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New Research Says Managing Emotions Could Play An Important Role In Protecting The Brain

Sarah Regan
Author:
January 21, 2023
Sarah Regan
mbg Spirituality & Relationships Editor
By Sarah Regan
mbg Spirituality & Relationships Editor
Sarah Regan is a Spirituality & Relationships Editor, and a registered yoga instructor. She received her bachelor's in broadcasting and mass communication from SUNY Oswego, and lives in Buffalo, New York.
Image by Javier Díez / Stocksy
January 21, 2023

It's no secret that negative emotions aren't exactly fun, but according to new research published in the journal Nature1, they could have even more of an impact on our health than we previously thought. Here's what the research found, plus some helpful tips for learning how to manage your own emotions.

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Studying the connection between emotions and neurodegenerative diseases.

For this study, Swiss researchers wanted to take a closer look at the link between negative emotions, anxiety, and depression, and the onset of neurodegenerative diseases and dementia. Namely, they wanted to understand what exactly happens in the brain when people go through emotional distress.

To do so, they observed brain activity in both young and older participants as they were being confronted with other people's psychological suffering. Their findings indicated that particularly in older adults, neural connections were "excessively modified" by negative emotions, especially in the regions of the brain associated with emotion management and autobiographical memory.

As the study authors write, "These results indicate that a better management of these emotions—through meditation for example— could help limit neurodegeneration."

What to do about it.

Unfortunately, there's no shortage of stressors or suffering in this world—but the good news is, the study authors believe managing negative emotions that subsequently come up could have protective benefits for the brain.

They recommend meditation, for one thing, which has a long-standing reputation for easing stress, improving concentration and mindfulness, and yes, working through emotions. And even if you don't meditate, mindfulness can still be incorporated throughout your day, helping you to identify and feel your emotions so you can work through them.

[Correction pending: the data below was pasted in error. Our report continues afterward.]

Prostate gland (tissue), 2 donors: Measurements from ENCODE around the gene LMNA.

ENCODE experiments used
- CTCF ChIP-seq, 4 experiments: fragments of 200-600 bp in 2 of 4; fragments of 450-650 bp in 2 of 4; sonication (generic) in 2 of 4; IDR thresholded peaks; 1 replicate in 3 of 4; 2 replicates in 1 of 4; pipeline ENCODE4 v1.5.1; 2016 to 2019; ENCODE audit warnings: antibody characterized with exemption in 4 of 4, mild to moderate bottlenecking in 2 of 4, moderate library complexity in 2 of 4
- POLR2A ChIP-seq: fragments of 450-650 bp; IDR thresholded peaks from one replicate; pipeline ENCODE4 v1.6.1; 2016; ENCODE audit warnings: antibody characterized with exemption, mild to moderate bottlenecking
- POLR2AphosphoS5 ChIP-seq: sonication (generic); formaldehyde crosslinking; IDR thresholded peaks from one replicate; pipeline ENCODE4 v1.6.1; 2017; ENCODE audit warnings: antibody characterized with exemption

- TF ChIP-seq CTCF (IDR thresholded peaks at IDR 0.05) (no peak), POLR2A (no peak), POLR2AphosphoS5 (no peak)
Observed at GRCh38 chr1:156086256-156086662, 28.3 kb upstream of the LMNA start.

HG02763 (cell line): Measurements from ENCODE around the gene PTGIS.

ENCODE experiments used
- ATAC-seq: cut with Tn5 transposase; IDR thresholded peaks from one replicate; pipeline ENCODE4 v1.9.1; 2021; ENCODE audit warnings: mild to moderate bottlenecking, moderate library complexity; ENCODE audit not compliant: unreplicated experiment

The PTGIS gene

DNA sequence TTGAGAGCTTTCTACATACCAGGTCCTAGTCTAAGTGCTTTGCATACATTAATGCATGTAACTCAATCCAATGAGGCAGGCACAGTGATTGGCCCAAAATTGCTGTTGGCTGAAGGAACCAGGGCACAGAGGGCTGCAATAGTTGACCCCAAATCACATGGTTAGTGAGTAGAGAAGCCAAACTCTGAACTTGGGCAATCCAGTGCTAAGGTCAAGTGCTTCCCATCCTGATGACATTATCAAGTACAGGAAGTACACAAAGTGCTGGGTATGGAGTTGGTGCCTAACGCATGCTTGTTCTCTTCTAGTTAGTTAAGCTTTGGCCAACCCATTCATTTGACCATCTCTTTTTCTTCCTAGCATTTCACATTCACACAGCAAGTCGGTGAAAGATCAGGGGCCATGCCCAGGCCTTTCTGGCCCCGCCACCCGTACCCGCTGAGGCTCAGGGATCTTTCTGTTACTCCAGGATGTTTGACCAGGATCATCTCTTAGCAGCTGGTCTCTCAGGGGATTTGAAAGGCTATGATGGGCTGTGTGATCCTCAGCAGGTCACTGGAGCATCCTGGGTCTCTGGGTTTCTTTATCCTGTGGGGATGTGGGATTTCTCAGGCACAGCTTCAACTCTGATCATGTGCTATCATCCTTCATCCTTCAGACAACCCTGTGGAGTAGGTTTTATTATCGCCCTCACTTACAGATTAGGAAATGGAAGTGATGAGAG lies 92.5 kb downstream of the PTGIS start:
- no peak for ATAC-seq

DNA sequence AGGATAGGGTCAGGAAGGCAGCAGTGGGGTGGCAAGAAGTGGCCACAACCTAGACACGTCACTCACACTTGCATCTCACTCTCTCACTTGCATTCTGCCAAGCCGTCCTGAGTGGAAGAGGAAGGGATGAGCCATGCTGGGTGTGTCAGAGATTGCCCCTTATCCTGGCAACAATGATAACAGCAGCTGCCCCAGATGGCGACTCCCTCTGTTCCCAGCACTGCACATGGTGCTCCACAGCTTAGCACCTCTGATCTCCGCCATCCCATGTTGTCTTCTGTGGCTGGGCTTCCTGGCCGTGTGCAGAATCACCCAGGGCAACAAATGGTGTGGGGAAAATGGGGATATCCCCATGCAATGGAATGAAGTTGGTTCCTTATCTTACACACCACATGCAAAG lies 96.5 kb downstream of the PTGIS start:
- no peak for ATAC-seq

Working with a mental health professional who can guide you in emotional management can also be beneficial if you're just getting started.

And if you want any additional help with managing your emotions for the sake of your brain, it wouldn't be a bad idea to incorporate targeted botanicals into your routine. Ingredients like CBD, lavender, and ashwagandha are research-backed and have been shown to help support feelings of calm and a balanced mental state. Don't know where to start? Check out this roundup of our favorite supplements for stress, all backed by a nutrition Ph.D.

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The takeaway.

For the sake our physical and mental health, learning how to manage emotions is proving to become more and more important in this day and age. While we may not be able to stop bad things from happening, we can control how we respond to them, and how we deal with the emotions that arise.

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Sarah Regan
Sarah Regan
mbg Spirituality & Relationships Editor

Sarah Regan is a Spirituality & Relationships Editor, a registered yoga instructor, and an avid astrologer and tarot reader. She received her bachelor's in broadcasting and mass communication from State University of New York at Oswego, and lives in Buffalo, New York.